Monetary policy in uncertain times – the ECB and the crisis
Speech by Sabine Lautenschläger, Member of the Executive Board of the ECB and Vice-Chair of the Supervisory Board of the ECB, Parliamentary evening in Strasbourg, 13 September 2016
All beginnings are difficult. It’s true of monetary policy as well.
Let’s consider for a moment Europe’s first central bank. In 1656 Johan Palmstruch founded Stockholm Banco, introduced paper money and triggered an economic crisis. What happened?
At the outset Stockholm Banco conducted normal banking operations: it took deposits and made loans. The deposits at that time mainly consisted of copper coins, and the most common denomination weighed almost 20 kg.
But in 1662 the Swedish state issued new coins which contained less copper. The old coins stored at Stockholm Banco thus became more valuable and the depositors asked for them back. The bank then found itself with a serious liquidity problem because the desired coins had been issued as loans.
Faced with this situation, Johan Palmstruch had an idea – an idea with consequences. Those who asked for their coins back received paper money instead. This paper money was backed by the copper coins, which had not disappeared but had simply been lent out.
The people and the state accepted the paper money; the crisis was averted. At the same time, Stockholm Banco could now make loans in the form of paper money.
It then did that, but somewhat too generously: it produced more paper money than were backed by the coins. The people lost trust in the value of the paper money and Sweden experienced inflation. To control it, Stockholm Banco stopped issuing loans and paper money. This in turn led to an economic crisis.
In 1667 the Swedish state shut down Europe’s first central bank.
In the 350 years since, we have gained theoretical knowledge and practical experience. Today any first-year economics undergraduate could warn Stockholm Banco about the dangers of its policy.
While monetary policy was more art than science in the early days, now it is more science than art. But all that experience and all that knowledge cannot prevent monetary policymakers even now suddenly finding themselves in difficult terrain.
For it’s not only monetary policy that has a major influence on economic growth and other important factors for the central bank, but also businesses, banks and other market participants as well as governments; thus, they too influence price stability.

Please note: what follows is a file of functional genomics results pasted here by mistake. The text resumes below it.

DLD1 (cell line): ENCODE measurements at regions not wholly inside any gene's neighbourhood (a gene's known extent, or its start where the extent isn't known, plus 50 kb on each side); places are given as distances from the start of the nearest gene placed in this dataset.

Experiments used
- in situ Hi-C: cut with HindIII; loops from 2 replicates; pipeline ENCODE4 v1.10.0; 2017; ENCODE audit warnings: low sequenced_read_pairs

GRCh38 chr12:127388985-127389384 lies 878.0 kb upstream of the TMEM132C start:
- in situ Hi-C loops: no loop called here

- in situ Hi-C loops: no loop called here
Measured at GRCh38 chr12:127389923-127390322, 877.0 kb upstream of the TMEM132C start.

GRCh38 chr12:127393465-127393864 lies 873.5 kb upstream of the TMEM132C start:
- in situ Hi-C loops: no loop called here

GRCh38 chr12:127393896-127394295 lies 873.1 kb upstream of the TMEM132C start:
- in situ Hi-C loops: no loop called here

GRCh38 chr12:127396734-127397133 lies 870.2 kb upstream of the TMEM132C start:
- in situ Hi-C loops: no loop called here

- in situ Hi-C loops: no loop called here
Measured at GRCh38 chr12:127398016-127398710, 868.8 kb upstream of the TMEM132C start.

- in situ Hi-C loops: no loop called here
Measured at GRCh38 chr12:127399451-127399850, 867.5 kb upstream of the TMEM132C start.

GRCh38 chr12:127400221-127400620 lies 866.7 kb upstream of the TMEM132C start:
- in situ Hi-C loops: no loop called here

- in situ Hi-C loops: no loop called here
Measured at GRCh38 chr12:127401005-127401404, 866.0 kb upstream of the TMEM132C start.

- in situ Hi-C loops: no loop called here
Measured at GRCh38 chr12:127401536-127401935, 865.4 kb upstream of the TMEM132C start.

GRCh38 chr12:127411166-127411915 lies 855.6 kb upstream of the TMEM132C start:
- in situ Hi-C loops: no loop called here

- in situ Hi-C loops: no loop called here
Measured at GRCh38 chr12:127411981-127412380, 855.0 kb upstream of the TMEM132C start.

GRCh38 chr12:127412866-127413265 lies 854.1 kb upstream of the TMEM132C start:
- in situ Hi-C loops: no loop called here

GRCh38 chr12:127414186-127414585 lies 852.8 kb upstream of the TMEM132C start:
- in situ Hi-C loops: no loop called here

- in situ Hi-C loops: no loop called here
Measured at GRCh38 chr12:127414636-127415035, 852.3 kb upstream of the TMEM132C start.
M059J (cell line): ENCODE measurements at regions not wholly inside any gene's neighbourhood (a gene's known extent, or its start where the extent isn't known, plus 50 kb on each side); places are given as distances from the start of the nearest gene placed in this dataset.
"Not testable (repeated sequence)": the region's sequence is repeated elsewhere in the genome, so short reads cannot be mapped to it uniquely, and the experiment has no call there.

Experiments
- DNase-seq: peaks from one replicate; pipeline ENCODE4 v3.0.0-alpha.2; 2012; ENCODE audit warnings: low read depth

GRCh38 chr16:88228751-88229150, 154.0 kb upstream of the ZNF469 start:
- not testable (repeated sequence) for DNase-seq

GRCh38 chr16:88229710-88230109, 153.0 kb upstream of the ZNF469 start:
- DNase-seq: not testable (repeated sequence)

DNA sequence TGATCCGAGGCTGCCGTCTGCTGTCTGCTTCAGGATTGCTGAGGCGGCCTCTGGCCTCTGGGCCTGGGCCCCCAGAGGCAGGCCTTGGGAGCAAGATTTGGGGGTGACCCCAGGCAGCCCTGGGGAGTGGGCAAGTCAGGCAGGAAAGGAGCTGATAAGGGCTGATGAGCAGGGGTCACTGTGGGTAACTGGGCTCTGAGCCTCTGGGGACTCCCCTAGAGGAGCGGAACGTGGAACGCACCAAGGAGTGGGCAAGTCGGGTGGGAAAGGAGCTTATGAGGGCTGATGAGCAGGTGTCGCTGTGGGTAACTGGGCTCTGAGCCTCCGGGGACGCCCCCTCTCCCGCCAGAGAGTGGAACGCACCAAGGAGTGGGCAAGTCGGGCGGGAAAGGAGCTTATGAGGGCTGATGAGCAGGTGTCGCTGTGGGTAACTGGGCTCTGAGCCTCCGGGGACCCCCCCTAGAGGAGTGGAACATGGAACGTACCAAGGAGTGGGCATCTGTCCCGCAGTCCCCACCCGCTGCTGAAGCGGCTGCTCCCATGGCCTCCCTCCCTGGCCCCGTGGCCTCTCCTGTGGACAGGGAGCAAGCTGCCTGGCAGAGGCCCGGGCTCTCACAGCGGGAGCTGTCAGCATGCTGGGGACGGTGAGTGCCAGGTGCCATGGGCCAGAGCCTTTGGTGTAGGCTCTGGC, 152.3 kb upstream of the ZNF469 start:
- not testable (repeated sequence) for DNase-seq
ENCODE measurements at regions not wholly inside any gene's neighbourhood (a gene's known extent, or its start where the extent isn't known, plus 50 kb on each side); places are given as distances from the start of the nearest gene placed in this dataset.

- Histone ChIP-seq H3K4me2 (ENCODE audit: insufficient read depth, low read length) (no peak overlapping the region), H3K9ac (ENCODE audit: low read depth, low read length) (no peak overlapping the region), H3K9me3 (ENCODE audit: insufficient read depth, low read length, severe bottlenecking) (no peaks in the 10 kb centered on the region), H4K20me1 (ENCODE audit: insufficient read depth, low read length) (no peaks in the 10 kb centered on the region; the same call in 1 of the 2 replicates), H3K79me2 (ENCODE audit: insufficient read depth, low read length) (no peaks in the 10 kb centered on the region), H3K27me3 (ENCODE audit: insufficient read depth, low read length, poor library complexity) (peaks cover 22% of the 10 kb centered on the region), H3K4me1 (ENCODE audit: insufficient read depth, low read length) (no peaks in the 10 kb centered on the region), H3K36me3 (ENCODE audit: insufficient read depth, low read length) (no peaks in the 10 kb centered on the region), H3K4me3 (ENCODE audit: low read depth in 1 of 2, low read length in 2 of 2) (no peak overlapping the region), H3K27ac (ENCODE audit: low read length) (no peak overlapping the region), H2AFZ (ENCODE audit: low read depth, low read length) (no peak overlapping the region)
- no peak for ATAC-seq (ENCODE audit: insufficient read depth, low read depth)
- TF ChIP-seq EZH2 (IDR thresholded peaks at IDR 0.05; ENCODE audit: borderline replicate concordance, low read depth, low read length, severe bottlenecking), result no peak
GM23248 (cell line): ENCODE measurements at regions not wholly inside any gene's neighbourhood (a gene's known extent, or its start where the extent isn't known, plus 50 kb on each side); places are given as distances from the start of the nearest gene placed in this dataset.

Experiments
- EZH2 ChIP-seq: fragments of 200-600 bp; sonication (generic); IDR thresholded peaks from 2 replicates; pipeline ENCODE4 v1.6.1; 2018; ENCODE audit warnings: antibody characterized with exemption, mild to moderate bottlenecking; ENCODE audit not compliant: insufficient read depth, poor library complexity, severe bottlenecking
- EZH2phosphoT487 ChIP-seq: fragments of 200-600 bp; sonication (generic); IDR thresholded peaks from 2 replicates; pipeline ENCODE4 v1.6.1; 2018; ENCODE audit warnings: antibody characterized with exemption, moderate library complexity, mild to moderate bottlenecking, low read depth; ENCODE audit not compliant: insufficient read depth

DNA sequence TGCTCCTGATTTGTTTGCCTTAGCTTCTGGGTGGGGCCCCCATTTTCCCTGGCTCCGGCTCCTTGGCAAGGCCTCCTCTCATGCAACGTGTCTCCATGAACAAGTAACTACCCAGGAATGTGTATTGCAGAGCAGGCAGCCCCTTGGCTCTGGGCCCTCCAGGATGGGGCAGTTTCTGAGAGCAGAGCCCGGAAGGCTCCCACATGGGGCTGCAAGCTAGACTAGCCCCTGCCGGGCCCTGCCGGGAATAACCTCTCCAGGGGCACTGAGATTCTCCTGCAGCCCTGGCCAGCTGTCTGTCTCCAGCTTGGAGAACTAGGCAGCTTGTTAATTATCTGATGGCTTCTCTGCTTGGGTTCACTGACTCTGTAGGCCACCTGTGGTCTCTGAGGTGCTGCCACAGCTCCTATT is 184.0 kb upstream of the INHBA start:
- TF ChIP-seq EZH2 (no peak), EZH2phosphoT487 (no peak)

Looking back over the recent past, we see a decade of crisis and uncertainty; we see a whole series of “black swans” – events that could not be foreseen.
We see how the insolvency of an American investment bank triggered a global financial crisis. We see a global economic crisis, a European sovereign debt crisis and we see how the people of the United Kingdom voted to leave the European Union. Brexit was an event that few people had reckoned with, surely; an event that has heightened economic uncertainty and that may damage the economy.
Although it is still too early to draw any definitive conclusions about the effects of Brexit on the economy, our current forecasts are incidentally offering an encouraging picture. The impact seems to be smaller than many had feared. But it is in everyone’s interest to pass through this phase of political uncertainty as soon as possible.
Crises now seem to have become part of everyday life and the improbable has become the norm. In such times of uncertainty monetary policy serves as an important anchor of stability.
However, the crises of the last few years have also pushed monetary policy into uncharted territory. To achieve the goal of stable prices, it has followed new paths.
Monetary policy in uncertain times – finding new ways to the old goal
The journey started in a way that is far from new. Following the failure of Lehman Brothers in autumn 2008, banks found themselves to be objects of deep mistrust. They could hardly assess their own risks, let alone the risks of other banks. As a result, they stopped lending to each other and even solvent banks could no longer refinance themselves.
At this point, the ECB jumped in and became the lender of last resort.
Basically, this is not a new role for a central bank, but one of its original tasks. It goes back to 1873 and Walter Bagehot, who wrote that “to stem a financial panic, [...] the central bank should lend freely at a penalty rate to solvent institutions against good collateral”.
The ECB has done that. It has offered the banks unlimited liquidity and extended the maturities of the relevant loans.
At the same time, it has expanded the list of eligible collateral. As a lender of last resort the ECB managed to help the banking system get through the first phase of the crisis.